Unfortunately, I don’t know where I found the recipe for this soup, and I hate not giving recognition. I’ve searched my cookbooks, recipe cards, and online favorites, all to no avail. I found one that’s awfully close, though, from Judith N. over at the Food Network website. Since I can’t find the exact recipe I use, why don’t I just go ahead and give her credit?
CREAM OF PUMPKIN SOUP (approximately six servings)
3 tablespoons butter or margarine, softened
1 tablespoon brown sugar
1/4 teaspoon ground cinnamon
4 slices whole wheat bread
1 cup chopped onion
2 tablespoons butter or margarine, melted
4 cups homemade or 2 cans veggie broth (chicken, if you prefer)
2 cups fresh pumpkin puree (or one 15.5 oz can)
1 teaspoon salt
1/4 teaspoon ground cinnamon
1/8 teaspoon ground ginger
1/8 teaspoon ground black pepper
1 cup heavy whipping cream
Preheat oven to 400 degrees F (200 degrees C).
For the croutons, combine butter, brown sugar, and cinnamon in a small bowl and mix well. Spread this mixture evenly over one side of each bread slice. Place bread, buttered side up, on a baking sheet. Bake until bread is crisp and topping is bubbly, about 10 minutes. (You may want to do this step ahead of time to give the croutons time to crisp up as they cool.) Cut each slice of bread into bite-sized pieces.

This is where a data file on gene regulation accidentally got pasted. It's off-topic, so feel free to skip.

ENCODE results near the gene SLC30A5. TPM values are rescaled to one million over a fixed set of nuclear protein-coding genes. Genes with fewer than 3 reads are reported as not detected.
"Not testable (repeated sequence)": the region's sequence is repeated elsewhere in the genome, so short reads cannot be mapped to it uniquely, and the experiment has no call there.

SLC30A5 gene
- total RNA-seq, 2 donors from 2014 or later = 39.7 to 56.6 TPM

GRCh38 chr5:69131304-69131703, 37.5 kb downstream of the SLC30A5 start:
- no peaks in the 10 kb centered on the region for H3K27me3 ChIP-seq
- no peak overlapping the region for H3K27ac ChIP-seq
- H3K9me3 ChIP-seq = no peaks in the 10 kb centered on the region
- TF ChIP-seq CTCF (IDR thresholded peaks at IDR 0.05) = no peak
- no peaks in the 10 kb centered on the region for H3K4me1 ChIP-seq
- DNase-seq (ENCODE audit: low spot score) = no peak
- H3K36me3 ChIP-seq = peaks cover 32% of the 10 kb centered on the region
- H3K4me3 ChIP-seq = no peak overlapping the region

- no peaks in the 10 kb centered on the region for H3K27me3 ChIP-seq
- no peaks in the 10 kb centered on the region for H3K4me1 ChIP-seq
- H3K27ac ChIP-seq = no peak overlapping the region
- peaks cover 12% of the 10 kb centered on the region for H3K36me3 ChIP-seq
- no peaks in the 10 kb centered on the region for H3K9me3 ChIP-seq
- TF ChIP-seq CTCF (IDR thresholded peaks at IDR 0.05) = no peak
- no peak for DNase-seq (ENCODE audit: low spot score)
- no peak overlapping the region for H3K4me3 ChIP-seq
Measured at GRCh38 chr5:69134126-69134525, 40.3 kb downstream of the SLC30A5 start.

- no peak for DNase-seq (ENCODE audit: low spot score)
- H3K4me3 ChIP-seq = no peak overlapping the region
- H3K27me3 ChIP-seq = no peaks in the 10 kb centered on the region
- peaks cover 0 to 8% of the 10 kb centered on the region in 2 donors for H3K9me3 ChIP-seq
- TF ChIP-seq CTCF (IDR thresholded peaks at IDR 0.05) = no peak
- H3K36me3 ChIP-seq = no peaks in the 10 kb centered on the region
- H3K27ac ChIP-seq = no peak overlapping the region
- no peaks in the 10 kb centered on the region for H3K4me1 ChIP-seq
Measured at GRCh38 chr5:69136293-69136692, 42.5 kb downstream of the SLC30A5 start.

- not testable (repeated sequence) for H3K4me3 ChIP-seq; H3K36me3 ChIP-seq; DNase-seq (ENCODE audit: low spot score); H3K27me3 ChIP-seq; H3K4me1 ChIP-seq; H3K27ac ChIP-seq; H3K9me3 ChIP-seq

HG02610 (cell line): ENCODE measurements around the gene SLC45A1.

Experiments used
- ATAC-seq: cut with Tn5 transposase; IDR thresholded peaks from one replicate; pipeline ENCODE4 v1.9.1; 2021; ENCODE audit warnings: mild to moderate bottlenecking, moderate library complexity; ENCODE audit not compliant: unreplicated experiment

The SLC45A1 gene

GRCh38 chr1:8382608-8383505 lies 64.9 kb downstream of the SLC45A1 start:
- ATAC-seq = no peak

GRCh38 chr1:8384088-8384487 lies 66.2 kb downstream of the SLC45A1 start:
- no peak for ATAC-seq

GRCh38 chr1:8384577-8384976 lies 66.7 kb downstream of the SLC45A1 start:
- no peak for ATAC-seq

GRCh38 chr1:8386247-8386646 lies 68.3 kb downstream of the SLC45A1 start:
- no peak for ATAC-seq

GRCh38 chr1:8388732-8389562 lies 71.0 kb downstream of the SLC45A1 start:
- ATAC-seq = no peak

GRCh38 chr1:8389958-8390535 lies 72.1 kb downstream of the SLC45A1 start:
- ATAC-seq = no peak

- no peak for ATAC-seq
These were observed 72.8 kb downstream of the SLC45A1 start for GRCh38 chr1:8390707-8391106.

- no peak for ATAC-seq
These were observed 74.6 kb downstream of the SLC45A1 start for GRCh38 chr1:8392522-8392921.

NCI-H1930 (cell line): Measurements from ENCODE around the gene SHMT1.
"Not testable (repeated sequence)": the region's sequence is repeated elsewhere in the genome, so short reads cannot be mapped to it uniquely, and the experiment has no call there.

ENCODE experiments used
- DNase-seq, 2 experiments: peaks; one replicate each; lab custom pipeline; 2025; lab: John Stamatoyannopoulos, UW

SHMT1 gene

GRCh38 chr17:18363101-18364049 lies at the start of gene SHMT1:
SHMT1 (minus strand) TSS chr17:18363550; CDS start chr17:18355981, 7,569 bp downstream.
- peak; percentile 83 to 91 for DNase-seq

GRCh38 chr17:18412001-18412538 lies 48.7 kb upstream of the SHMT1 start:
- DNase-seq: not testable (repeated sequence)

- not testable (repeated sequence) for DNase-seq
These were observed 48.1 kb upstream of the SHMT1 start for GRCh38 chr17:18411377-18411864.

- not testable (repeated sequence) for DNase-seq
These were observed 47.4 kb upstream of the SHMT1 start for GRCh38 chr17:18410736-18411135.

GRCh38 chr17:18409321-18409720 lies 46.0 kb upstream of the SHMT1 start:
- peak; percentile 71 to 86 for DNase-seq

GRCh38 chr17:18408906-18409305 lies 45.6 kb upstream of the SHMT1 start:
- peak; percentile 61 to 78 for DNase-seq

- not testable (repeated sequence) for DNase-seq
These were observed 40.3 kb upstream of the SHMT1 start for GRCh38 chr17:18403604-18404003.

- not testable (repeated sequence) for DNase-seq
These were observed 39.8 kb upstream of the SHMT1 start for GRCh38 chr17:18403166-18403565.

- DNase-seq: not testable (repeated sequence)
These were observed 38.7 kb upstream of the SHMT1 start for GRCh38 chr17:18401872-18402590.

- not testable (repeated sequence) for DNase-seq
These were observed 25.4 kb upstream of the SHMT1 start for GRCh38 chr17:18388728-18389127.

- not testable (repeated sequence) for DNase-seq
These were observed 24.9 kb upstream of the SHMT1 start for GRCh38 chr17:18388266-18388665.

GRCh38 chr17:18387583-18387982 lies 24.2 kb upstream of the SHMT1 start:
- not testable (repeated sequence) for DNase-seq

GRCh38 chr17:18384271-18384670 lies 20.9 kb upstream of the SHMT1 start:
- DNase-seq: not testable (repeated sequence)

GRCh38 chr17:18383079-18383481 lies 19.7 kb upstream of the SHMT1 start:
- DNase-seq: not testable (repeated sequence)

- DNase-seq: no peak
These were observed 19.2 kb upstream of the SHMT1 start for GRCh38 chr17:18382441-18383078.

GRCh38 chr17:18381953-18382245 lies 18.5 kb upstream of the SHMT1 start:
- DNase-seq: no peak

Saute onion in butter in a saucepan (one that will comfortably accommodate eight or ten cups) until tender. Add half the broth and stir well. Bring to a boil. Cover, reduce heat, and simmer 15 minutes.
If you have an immersion blender, use it to process the mixture until it’s smooth. Otherwise, transfer to your blender or food processor for blending. (When it comes to outfitting the kitchen, I’m kind of a minimalist, but an immersion blender is a wonderful tool to have on hand. It works like a charm, saves on dirty dishes, takes up very little real estate, is easy to clean, and is relatively inexpensive. So glad I finally learned about this device.)
In the saucepan, combine blended mixture with remaining ingredients and stir well. Bring to a boil; cover, reduce heat, and simmer 10 minutes, stirring occasionally.
When the soup is cooked, you have a choice. You can add the cup of whipping cream to the entire mixture and warm, being sure not to boil the soup or scorch the cream, but it’s much prettier to dip the steaming soup into serving bowls and swirl the cream directly into each bowl, approximately 2-3 tablespoons per bowl. Top each serving with cinnamon croutons, and call everyone to the table for some super deliciousness.
(Disclaimer: No chefs live here. But with a great big garden, we’ve discovered lots of terrific recipes–mostly simple to make and without exotic ingredients. I enjoy sharing our finds with others just as much as I enjoy being on the receiving end. I do try to be clear, accurate, and thorough, though. And I can promise that all the recipes I put on my blog have been rigorously taste-tested right here at Living on the Diagonal and have received the Gnome’s seal of approval.)
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Carole, I love your blog on the cream of pumpkin soup, and I’m glad to know that you are working on a memoir about your homesteading venture. Did I ever give you my two cookbook-memoirs from Degrees of Freedom, my retreat center of 33 years?
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Thank you, Sue. And no, you didn’t.